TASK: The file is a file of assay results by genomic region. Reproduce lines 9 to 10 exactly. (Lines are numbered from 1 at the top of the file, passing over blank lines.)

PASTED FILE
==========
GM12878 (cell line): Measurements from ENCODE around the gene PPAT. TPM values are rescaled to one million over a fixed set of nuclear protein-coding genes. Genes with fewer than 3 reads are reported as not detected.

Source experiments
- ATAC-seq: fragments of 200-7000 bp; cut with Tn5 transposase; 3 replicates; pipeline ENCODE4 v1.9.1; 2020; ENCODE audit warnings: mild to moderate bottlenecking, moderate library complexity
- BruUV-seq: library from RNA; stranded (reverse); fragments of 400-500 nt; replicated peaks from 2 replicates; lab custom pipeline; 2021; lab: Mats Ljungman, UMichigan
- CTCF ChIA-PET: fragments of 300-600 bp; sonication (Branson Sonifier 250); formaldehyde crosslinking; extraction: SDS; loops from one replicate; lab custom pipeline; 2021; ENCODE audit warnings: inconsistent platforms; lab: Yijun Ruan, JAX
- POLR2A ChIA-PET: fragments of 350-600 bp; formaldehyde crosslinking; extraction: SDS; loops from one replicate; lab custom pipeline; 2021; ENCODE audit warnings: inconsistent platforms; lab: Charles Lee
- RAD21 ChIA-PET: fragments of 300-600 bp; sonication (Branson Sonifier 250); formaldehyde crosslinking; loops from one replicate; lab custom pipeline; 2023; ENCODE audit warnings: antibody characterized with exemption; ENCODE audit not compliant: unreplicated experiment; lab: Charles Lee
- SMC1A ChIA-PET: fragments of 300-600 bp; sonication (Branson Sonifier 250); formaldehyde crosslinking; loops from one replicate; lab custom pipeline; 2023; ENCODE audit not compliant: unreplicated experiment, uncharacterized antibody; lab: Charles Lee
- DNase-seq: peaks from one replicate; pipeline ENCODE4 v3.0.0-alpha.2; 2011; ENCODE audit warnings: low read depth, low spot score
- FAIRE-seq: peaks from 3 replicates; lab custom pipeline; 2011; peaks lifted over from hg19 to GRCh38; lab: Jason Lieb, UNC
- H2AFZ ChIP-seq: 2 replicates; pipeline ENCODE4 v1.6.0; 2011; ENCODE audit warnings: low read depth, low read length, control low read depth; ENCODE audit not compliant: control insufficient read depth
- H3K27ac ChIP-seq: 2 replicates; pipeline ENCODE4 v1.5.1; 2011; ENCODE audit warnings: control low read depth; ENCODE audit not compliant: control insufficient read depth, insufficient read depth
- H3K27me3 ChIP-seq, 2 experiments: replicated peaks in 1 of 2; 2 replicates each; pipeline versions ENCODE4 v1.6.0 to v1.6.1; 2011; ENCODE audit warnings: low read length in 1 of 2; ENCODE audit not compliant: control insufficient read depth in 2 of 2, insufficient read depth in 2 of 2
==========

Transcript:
- DNase-seq: peaks from one replicate; pipeline ENCODE4 v3.0.0-alpha.2; 2011; ENCODE audit warnings: low read depth, low spot score
- FAIRE-seq: peaks from 3 replicates; lab custom pipeline; 2011; peaks lifted over from hg19 to GRCh38; lab: Jason Lieb, UNC